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Myths About Leadership And Truth About Service

The graduating class of Polytechnic School invited Mayor Bogaard to speak at the commencement ceremony on June 11, 2010.  The Mayor spoke to the 104th graduating class and a large gathering of family, friends, faculty, and former students, offering the following remarks.

Mayor Bill Bogaard
Polytechnic School
Commencement
June 11, 2010

           

To Debbie Reed, Chris Poole and the Board of Trustees, all of the teachers and staff, and parents, family and friends of the Class of 2010:  Greetings.  It is an honor to join this celebration and to speak at this podium. 

To Molly Thornton and all of the graduates:  Greetings and congratulations to you and best wishes for all the future holds.  Thank you for inviting me to speak tonight as you cross an important milestone and consider the challenges and opportunities that lie ahead.  

Every one of you should be proud of what you have achieved at this great school.  Over 100 classes of Poly graduates have sat where you sit today.  On some occasions, perhaps many, the world into which a class was graduating was relatively straightforward.  But on other occasions, the times were complicated, and I would suggest 2010 is one of those years. 

The world has many unresolved issues, including environmental degradation and global warming, immigration policy, the needs of public education, and poverty in the world, in our country, and in this great community.  The ability of government to do what it is supposed to do is in question today, and the resources needed to meet the needs of society are in doubt.  

So this is an auspicious moment in your lives, a turning point, and I hope that my remarks are a helpful complement to all that you have learned in your time at Poly.  

It is well known, or at least widely believed, that each graduating class has its own personality.  And that’s why it was important for me to sit down a few weeks ago with senior class president Molly Thornton and other officers of the senior class to hear directly from them about their experiences at Poly, their thoughts on graduation, and what is important to them as they move to the next stage of education and personal growth. 

My conclusion is that the Poly graduates of 2010 represent a class that does almost everything right.  The students are collegial and not competitive, they have high goals and are good listeners, they are willing to assist classmates to help them succeed, they are committed to community service, and they are interested in the opportunity and rewards of public service.  This is what I learned in my meeting with the senior class officers.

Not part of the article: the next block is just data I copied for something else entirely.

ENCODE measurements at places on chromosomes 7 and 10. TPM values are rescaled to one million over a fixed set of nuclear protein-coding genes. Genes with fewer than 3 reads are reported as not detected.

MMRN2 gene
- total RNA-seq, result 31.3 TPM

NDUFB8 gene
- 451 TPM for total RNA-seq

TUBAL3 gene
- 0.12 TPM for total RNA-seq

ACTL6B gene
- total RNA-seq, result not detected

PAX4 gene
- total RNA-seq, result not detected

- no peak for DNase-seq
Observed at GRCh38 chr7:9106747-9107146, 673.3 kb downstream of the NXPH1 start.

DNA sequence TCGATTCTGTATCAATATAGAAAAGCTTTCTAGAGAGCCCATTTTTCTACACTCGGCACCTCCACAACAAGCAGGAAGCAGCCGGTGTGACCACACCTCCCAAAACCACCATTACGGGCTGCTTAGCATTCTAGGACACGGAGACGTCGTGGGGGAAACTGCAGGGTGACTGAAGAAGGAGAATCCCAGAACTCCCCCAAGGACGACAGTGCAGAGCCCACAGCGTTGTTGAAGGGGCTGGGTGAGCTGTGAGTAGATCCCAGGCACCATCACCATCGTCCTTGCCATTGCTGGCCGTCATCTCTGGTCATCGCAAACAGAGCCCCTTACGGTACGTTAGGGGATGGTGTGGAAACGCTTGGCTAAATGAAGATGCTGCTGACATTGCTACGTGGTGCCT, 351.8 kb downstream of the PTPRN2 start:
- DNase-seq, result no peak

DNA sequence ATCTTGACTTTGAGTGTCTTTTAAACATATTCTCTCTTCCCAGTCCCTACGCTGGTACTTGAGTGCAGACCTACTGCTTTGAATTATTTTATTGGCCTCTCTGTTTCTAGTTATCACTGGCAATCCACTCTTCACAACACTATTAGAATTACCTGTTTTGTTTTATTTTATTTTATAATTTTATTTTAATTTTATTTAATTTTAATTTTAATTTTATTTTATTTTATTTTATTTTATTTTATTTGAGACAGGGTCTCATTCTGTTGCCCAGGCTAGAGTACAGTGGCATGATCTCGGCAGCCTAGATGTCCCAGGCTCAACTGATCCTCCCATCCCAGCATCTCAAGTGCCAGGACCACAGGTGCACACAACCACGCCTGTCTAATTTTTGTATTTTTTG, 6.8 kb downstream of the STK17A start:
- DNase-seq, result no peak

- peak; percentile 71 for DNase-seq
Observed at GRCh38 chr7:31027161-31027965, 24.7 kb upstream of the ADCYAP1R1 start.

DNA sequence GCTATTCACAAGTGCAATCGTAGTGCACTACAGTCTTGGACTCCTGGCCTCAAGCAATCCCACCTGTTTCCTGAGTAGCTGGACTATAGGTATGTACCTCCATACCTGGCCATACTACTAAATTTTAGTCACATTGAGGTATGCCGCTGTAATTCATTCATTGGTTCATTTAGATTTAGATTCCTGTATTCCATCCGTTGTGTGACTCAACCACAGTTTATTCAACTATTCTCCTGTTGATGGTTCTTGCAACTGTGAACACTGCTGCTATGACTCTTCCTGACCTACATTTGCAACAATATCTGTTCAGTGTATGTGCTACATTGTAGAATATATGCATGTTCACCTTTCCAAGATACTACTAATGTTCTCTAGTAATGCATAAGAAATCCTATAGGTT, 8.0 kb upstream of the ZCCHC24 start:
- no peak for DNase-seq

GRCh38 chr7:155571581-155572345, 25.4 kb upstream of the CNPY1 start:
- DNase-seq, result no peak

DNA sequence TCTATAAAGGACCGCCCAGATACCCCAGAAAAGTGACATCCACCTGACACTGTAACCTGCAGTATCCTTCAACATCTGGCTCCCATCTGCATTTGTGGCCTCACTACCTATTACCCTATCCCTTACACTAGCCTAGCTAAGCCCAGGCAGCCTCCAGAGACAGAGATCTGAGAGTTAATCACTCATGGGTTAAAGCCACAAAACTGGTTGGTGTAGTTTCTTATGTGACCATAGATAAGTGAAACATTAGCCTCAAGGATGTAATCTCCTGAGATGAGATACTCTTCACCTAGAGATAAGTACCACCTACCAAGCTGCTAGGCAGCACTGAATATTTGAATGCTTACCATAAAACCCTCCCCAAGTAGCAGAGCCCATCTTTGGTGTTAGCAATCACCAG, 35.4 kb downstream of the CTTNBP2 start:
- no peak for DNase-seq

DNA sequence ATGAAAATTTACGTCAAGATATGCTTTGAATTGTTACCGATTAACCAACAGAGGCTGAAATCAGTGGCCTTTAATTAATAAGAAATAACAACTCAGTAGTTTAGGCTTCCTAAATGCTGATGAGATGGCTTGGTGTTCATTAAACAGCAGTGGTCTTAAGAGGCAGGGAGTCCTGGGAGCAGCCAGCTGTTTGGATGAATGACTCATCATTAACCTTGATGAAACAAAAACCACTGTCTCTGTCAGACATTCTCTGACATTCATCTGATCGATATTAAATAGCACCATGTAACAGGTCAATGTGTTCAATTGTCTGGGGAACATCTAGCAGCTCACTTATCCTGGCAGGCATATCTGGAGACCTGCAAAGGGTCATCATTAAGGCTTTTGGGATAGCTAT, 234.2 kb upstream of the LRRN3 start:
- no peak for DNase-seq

Now, admittedly, this was based on the students’ own statements, but I came away with a confident feeling that my impressions were correct.  I particularly like “Mighty Oaks and the Little Acorns”, a program that started this year in which seniors sit down with Kindergarten pupils to share what Poly is about and to offer guidance, learning, and mentoring; to remind them they are part of a larger institution.  This benefits the youngsters as well as the seniors who are learning ways to be helpful to others.  

Based on my conversation with the students, I decided to offer some remarks about leadership and service.  I have no grand theory or detailed prescription for a successful life, just a few reflections based on my own experience.  

A few years ago, Team of Rivals was published, a book which quickly became a #1 New York Times best seller.   Its author is Doris Kearns Goodwin and its subject is Abraham Lincoln, one of the most significant leaders in American history.  The book prompted a national conversation about leadership at a time when a good understanding of the subject was truly needed. 

The author coupled her account of Lincoln’s success with the stories of three other remarkable men who were Lincoln’s rivals for the 1860 Republican Presidential nomination—New York Senator William H. Seward, Ohio Governor Salmon P. Chase, and Missouri’s distinguished elder statesman, Edward Bates.  All of these persons had studied law, became distinguished orators, served in public office, and opposed the spread of slavery.  By comparison, it was hard to take Abraham Lincoln seriously.  He had an impoverished childhood, limited schooling, a complicated marriage, and he frequently ruminated about death.   

When Lincoln won the nomination that year, each of his celebrated rivals believed the wrong person had been chosen.   

But, as the book’s title—Team of Rivals—indicates, the author focuses on Lincoln’s unusual decision following his election as President to bring these opponents into the new administration.  Seward became Secretary of State, Chase, Secretary of the Treasury, and Bates, Attorney General.  Every member of Lincoln’s Administration was better known, better educated, and more experienced in public life. Their presence in the cabinet threatened to eclipse the obscure prairie lawyer from Springfield, Illinois.  

Well, it did not take long for President Lincoln to emerge as the undisputed captain of this unusual cabinet, truly a “team of rivals”.